In the last blogpost from the Comber Greenway, I was crossing the Millmount Road in Ballymaglaff.
The next townland on the Greenway is Ballybeen. Since writing my blog post on “The Bally in Ballybeen” last October, I have done more research. From the PLACENAMESNI website I learned that Ballybeen means “Bean’s townland”, from the English surname Bean. (I hope it isn’t actually home to Mr Bean).
The boundaries of the townland now make more sense to me, and you can see them by clicking on “Show the Map” on PLACENAMESNI. Ballybeen townland covers the western half of Ballybeen Housing Estate, but also the Comber Road to the edge of Church Quarter, and housing developments like Wanstead and Ferndene along the Old Dundonald Road.
Does this mean that the Greenway loses its rural charm when it reaches Ballybeen? It no longer runs through farmland, but it gains new features of interest. The path isn’t just limited to the old railway line, and it connects with Longstone Meadow.
The landscaping of this area in 2010 included a series of standing stones to echo the ancient history of the area.
To see the original “Long Stone”, just take a short detour along Millar’s Drive and Millar’s Lane to Longstone Green. I don’t know how ancient it is, but it definitely pre-dates the housing estate!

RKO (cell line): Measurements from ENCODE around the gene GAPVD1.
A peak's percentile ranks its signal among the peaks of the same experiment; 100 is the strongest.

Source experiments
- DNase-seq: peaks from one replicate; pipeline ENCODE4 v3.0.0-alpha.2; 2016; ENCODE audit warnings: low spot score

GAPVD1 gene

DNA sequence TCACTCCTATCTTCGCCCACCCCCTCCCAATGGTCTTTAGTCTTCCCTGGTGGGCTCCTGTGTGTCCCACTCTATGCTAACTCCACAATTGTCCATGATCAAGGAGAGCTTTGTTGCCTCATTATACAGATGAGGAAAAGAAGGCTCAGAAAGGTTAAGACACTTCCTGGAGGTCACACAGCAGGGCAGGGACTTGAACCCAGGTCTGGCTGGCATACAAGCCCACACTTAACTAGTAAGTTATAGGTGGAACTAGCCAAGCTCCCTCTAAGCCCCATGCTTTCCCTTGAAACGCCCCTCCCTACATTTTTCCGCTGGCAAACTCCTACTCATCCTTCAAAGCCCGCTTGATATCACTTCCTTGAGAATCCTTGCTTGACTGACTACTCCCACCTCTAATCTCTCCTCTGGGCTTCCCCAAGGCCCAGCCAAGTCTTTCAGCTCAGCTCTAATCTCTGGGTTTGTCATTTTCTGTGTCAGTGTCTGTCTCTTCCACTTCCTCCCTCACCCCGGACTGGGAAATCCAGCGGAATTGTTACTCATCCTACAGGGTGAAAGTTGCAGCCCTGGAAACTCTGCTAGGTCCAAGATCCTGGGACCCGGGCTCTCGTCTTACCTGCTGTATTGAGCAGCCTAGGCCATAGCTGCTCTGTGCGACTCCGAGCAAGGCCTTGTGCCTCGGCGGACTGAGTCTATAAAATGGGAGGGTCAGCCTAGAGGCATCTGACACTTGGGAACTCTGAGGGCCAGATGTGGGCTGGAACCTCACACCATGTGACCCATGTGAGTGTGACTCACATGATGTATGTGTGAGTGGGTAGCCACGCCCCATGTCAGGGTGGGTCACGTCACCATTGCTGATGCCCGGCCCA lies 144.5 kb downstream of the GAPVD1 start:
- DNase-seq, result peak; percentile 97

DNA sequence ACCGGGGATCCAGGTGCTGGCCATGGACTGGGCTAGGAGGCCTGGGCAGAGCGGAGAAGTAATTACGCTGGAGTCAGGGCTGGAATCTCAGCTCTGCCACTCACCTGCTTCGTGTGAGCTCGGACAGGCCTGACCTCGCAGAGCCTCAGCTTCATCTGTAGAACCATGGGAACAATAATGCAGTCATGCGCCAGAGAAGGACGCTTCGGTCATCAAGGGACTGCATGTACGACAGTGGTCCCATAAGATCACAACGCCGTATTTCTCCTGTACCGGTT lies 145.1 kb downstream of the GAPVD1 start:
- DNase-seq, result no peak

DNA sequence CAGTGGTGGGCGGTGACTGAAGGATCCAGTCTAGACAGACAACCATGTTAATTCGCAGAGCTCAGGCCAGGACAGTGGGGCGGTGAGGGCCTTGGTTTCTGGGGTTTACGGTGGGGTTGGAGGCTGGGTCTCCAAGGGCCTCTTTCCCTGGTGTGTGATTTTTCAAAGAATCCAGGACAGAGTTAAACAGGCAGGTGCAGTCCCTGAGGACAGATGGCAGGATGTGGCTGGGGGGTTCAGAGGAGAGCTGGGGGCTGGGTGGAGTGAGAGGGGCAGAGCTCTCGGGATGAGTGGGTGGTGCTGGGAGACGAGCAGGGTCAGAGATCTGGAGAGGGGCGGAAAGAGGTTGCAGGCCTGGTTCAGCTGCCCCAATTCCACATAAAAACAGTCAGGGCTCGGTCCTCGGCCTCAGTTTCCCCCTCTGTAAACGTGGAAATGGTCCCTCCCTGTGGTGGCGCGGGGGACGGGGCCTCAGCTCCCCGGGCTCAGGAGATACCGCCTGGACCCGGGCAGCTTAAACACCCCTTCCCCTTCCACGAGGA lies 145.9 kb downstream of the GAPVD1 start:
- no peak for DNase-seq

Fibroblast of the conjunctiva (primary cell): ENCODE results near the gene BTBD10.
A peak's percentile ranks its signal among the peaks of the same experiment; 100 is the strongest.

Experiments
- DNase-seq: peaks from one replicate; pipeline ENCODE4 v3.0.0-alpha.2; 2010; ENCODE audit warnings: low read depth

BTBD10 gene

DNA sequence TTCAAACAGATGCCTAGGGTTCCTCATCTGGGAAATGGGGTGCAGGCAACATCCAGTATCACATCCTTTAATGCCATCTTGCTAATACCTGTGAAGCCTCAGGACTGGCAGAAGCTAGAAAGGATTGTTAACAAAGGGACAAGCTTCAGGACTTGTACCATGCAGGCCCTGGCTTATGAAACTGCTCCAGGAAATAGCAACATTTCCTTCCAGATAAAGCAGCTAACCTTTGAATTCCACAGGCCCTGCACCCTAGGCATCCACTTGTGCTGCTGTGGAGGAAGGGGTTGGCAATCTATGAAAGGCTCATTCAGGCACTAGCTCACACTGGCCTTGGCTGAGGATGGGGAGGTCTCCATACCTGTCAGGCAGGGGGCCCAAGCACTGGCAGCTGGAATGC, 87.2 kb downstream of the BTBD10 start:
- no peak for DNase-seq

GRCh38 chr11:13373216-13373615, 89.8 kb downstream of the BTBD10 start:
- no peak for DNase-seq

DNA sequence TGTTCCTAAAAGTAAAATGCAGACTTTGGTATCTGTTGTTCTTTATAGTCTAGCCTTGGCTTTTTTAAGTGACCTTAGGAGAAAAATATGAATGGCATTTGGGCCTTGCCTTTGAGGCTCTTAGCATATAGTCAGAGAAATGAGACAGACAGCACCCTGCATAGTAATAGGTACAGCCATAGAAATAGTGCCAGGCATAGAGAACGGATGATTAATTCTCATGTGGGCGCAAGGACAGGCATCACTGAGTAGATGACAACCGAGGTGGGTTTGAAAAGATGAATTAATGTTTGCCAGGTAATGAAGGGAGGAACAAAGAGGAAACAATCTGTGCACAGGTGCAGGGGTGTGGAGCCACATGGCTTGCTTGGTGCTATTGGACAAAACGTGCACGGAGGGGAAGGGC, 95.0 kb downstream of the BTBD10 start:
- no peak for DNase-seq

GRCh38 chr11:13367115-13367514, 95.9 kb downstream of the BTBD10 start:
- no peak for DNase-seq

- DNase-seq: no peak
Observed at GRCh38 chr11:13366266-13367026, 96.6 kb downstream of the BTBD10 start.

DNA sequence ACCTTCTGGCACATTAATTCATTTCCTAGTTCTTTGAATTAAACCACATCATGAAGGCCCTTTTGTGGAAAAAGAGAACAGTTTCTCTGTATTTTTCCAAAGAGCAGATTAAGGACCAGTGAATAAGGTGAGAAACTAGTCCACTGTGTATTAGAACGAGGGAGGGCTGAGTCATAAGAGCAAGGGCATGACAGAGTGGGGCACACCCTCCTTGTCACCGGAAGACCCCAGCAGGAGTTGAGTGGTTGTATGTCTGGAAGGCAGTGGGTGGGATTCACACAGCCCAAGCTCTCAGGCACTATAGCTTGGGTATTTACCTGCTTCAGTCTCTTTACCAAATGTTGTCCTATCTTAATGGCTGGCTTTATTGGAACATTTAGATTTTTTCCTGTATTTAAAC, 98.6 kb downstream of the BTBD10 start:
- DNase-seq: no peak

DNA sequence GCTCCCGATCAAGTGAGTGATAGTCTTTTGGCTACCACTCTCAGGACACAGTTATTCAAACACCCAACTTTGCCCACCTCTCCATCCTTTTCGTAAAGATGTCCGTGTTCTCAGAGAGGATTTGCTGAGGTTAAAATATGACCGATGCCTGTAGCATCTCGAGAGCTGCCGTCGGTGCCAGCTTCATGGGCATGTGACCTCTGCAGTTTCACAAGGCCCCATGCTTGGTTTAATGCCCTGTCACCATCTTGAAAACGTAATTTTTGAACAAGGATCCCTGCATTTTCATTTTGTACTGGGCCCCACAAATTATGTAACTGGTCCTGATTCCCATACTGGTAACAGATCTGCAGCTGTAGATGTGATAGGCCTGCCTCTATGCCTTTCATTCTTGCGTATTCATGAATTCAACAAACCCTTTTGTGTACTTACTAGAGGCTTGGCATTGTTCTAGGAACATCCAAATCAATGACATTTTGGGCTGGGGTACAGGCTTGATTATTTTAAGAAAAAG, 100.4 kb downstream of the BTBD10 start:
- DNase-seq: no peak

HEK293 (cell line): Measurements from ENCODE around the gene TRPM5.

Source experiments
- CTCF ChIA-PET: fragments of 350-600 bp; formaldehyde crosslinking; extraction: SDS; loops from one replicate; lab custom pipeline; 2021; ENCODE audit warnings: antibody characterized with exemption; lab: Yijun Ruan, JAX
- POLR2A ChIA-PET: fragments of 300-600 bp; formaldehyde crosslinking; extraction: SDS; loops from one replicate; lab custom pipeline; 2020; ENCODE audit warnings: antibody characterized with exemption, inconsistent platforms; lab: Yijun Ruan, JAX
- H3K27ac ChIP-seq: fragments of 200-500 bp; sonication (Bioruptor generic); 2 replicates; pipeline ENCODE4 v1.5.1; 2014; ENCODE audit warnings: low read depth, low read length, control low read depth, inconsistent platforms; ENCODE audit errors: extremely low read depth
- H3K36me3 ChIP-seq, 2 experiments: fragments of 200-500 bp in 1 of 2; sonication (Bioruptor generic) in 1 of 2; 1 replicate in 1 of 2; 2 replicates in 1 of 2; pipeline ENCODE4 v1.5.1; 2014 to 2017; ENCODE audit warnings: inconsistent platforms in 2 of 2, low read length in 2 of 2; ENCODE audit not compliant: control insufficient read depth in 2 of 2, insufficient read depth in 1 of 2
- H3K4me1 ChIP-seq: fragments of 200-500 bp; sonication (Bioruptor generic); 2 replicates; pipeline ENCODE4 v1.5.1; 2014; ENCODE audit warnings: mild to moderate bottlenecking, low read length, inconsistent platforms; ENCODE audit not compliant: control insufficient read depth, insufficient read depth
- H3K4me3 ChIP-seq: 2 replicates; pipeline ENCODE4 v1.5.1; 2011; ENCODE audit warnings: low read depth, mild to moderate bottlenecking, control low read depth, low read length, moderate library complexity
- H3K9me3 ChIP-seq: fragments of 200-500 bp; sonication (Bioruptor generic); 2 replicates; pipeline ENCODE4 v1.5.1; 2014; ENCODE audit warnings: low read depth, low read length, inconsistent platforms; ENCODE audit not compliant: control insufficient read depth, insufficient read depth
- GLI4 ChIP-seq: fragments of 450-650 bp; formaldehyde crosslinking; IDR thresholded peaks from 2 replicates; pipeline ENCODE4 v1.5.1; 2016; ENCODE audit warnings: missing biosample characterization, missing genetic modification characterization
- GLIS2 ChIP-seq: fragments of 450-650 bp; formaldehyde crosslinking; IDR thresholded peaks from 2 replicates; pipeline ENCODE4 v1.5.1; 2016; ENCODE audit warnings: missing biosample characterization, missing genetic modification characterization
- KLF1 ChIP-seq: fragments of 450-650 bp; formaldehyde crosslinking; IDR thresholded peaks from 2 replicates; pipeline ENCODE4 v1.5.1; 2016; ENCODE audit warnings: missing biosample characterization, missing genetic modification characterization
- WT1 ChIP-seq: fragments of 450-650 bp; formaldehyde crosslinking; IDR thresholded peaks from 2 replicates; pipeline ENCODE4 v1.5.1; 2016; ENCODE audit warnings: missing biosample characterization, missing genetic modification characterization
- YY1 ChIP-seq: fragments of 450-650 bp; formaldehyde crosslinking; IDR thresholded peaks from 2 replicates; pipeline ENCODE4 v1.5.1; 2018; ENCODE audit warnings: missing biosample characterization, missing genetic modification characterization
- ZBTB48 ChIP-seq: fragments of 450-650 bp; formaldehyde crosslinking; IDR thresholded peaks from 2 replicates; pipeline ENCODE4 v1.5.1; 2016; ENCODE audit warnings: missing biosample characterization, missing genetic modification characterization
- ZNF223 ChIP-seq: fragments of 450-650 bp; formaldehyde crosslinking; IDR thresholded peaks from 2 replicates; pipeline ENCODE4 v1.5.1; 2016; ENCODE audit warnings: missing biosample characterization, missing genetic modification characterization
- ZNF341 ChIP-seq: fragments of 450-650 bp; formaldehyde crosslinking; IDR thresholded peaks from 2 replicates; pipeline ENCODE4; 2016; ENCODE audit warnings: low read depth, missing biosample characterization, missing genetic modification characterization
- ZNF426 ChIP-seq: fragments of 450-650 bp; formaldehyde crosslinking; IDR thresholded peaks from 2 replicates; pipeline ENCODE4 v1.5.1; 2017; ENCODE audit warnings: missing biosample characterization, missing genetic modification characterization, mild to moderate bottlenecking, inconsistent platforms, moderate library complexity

Back on the Greenway, you cross the Enler River at a wooden bridge.
Then psych yourself up for a busy junction. When the railway was in use, there was a bridge across the Comber Road for trains approaching Dundonald station; now traffic lights help you cross the road. While waiting for the lights to change, you can admire the council’s floral display.
Once you reach the Old Dundonald Road, you are free of traffic again, as the Greenway climbs gently through the rest of Ballybeen townland towards Belfast.
There are some wonderful old photos of this area on the website “Dundonald Railway Station, Then and Now”.
Finally, here is a local tip for hungry walkers: there are no refreshments on the Comber Greenway, but five minutes walk from Longstone Meadow will take you to the shops at the Enler Centre (named after the river).
I wish there was a way to “like” these blog posts the way you can with Facebook posts. it’s such a cheerful and inspiring blog 🙂
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There is a “like” feature, but I think it only works for people who have registered with WordPress.
Thank you for your lovely comment!
The one pictures with the frost covering the ground looks wonderful. Perhaps Mr Bean should become a resident there 🙂
What fun! And if ever going to those parts… where to get food is VITAL!! 🙂
Love the standing stones! Any place with “Bean” in the name is automatically funny 🙂
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My favourite place in the whole world the aces and beaches are amazing and so peaceful… I lived in ballywillian I’m also from bally been I’m looking fir old photos off the ballyorn school from the 60/70s could you help please
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